Your Kid Got Game? 5 Tips for Early Online Play


“Dr. Natasha, do you have WiFi?” The young boy’s voice came from behind me. He asked the question without lifting his eyes from the 3-inch screen.

His mother and I had been focusing our attention on his younger sister in my clinic. He was sitting quietly, patiently, while he was waiting for his sister’s appointment to be over. Entertained by the screen.

“That’s a silly question,” I said with dripping sarcasm. “Of course Dr. Natasha has WiFi! Why, friend?”

“It’s my turn.”

“Your turn for what?

“You know, my turn to hit the ball. On my game. He’s waiting.”

“Who’s waiting?”

“Some guy.”

His mother spun around, repeating loudly, “Some guy!

She continued, muttering, “Ugh! I just don’t get this gaming stuff at all. Honey, just play something else.”

His mom sighed and shrugged, returning her attention to her daughter on the exam table.

Kids are connected, engaged, and immersed in gaming experiences from a very early age. Today’s games are full immersion experiences of entertainment, including the ability to game from any Internet-capable device with people across the planet.

Awesome. Truly.

Connectivity, however, can come at a cost. We worry about our children’s online identities, victimization, and security. And although most parents know that there are online dangers, and that we should be active in protecting our children from these risks; I have seen too many parents that will sigh, shrug, or simply ignore what their children are doing online.

In my opinion, turning your back to your child’s digital play because you may not have interest or “just don’t get it,” is turning your back on a increasingly large part of your child’s life.

Here are a few first steps if your kids play games on an Internet-capable device:

  1. Try to understand the content and capabilities of the games your child plays. There are great resources, likeCommon Sense Media, whose only goal is to help parents determine the content quality of the game your child loves to play. Go through their iPhones, iPads, and gaming systems to see what games they have downloaded, and use your family’s filter of expectations to see if they pass the test.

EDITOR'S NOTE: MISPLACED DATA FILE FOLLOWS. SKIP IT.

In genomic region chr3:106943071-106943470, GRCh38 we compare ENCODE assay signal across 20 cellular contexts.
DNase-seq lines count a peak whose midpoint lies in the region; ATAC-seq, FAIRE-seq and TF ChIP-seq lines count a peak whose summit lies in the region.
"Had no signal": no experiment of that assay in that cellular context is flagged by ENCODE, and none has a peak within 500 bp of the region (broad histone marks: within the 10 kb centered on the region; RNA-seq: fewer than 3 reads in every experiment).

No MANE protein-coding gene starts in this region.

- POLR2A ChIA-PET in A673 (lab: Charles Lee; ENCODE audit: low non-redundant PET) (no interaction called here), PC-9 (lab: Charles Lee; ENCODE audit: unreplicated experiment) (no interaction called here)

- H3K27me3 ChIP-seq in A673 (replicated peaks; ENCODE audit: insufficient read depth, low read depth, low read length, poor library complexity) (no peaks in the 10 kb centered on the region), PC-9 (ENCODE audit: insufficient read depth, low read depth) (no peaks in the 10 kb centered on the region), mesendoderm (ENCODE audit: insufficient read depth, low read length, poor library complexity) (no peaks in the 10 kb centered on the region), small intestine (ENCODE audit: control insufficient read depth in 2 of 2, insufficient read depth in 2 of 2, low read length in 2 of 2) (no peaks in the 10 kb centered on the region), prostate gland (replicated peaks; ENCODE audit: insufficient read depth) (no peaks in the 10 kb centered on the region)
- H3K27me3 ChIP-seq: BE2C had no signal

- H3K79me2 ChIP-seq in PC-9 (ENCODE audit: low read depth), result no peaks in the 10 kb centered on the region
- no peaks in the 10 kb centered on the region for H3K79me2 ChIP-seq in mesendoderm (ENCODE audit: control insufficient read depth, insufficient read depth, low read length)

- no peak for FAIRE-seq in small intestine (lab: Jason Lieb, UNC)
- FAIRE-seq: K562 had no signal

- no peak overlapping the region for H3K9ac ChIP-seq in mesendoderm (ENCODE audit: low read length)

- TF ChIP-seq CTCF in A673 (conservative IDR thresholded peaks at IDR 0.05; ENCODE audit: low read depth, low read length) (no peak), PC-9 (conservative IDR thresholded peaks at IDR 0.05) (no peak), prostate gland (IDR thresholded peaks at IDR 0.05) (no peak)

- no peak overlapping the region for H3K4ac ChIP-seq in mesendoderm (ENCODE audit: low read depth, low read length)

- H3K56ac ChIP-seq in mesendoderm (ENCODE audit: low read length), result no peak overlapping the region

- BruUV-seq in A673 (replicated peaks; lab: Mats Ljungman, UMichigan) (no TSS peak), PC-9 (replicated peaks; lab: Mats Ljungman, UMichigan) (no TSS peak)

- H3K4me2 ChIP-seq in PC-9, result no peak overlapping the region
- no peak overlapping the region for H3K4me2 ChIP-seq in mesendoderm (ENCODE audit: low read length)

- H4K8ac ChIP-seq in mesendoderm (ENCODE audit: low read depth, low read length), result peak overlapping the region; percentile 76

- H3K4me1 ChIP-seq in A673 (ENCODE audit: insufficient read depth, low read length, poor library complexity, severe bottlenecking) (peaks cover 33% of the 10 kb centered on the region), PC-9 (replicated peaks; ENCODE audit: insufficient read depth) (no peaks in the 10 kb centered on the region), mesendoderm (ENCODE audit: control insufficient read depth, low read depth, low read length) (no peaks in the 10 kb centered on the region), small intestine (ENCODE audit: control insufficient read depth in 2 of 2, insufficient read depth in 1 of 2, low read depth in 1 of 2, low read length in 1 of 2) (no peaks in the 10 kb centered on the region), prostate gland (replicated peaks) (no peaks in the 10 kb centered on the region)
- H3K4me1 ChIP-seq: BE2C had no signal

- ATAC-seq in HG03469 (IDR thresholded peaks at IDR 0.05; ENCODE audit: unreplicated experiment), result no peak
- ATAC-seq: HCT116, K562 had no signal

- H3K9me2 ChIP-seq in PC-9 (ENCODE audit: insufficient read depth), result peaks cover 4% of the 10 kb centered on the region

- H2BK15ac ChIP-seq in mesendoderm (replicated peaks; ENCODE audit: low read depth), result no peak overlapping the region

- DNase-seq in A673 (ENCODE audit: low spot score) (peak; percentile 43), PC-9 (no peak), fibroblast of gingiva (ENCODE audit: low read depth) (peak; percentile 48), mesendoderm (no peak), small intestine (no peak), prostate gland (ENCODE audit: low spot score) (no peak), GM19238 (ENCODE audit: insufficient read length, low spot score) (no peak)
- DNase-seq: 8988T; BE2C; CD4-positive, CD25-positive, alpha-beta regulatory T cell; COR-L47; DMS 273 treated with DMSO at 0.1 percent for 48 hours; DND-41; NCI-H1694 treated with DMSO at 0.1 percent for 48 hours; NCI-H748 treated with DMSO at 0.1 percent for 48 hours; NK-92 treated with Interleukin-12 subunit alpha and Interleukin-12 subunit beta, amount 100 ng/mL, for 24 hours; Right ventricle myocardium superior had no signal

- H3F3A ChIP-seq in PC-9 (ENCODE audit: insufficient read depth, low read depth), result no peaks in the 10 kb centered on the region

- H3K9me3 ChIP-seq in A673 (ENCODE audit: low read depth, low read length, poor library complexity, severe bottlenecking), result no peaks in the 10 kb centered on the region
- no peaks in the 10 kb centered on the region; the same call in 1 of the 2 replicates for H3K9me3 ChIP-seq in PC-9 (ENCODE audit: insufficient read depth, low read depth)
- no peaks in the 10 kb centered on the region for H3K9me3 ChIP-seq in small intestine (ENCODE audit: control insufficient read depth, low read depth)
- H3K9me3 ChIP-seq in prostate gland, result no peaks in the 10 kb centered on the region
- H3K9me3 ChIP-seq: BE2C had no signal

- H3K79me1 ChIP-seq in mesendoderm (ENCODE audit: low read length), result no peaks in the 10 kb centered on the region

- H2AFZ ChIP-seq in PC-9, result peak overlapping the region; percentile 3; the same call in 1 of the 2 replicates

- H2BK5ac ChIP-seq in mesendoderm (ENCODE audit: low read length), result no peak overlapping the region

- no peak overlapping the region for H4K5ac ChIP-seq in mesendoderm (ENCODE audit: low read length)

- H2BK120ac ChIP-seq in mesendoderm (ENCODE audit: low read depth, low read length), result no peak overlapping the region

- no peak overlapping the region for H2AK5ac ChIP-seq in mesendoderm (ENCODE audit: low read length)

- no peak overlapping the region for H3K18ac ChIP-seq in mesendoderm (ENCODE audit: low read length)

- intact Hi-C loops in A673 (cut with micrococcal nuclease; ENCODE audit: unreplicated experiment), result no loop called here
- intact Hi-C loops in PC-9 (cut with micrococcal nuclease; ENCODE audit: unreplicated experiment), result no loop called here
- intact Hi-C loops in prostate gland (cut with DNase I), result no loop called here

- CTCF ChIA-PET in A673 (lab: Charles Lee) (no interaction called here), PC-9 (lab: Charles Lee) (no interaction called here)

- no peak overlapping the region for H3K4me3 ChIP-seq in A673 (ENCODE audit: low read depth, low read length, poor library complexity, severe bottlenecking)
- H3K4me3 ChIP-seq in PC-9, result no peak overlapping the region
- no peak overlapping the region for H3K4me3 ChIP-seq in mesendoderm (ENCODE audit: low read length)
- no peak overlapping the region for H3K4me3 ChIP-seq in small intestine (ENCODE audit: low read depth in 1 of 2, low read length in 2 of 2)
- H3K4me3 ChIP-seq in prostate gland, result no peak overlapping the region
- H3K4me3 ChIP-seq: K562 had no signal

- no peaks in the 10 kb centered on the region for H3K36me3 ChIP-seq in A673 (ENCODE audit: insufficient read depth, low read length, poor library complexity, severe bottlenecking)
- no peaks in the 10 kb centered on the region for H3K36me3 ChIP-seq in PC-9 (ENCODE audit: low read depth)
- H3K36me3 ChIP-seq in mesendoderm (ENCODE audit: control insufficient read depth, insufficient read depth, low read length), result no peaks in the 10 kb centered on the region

2. If your child “needs” WiFi to play any game, assume he is playing with someone else virtually. Although not always the case, it is likely a safe bet. For games with online play, be sure to disable in-app purchasing and chat room access if those are things you would prefer your child avoids. These can be disabled through generalsettings on your phone, or in the game itself. 
  3. If you have questions about the game, ask her! Kids love the opportunity to teach adults. Then, watch her play for a few moments to see what she is really doing. Investing a few minutes in this way could lead to some great revelations of what may be happening on your child’s device, and how she is connecting with others online. In addition, showing genuine interest in what she is doing may open the doors to new conversations. 
  4. Ask your pediatrician what he or she recommends for safer media and device play. It is as important to your child’s health and safety as asking about car seats or childproofing. 
  5. Need more time to understand and learn about online gaming? Turn off your child’s access to the Internet until you are ready. You, as an active parent, have the right to limit WiFi access. Really. It’s OK. The online gaming world will still be there when the connection returns, I promise. 

For the safety of our children, we must be active in learning how our children are interacting with others online. We must. By prioritizing our efforts, using good tools, and learning together; our whole family, including the gamers, will all have a great start.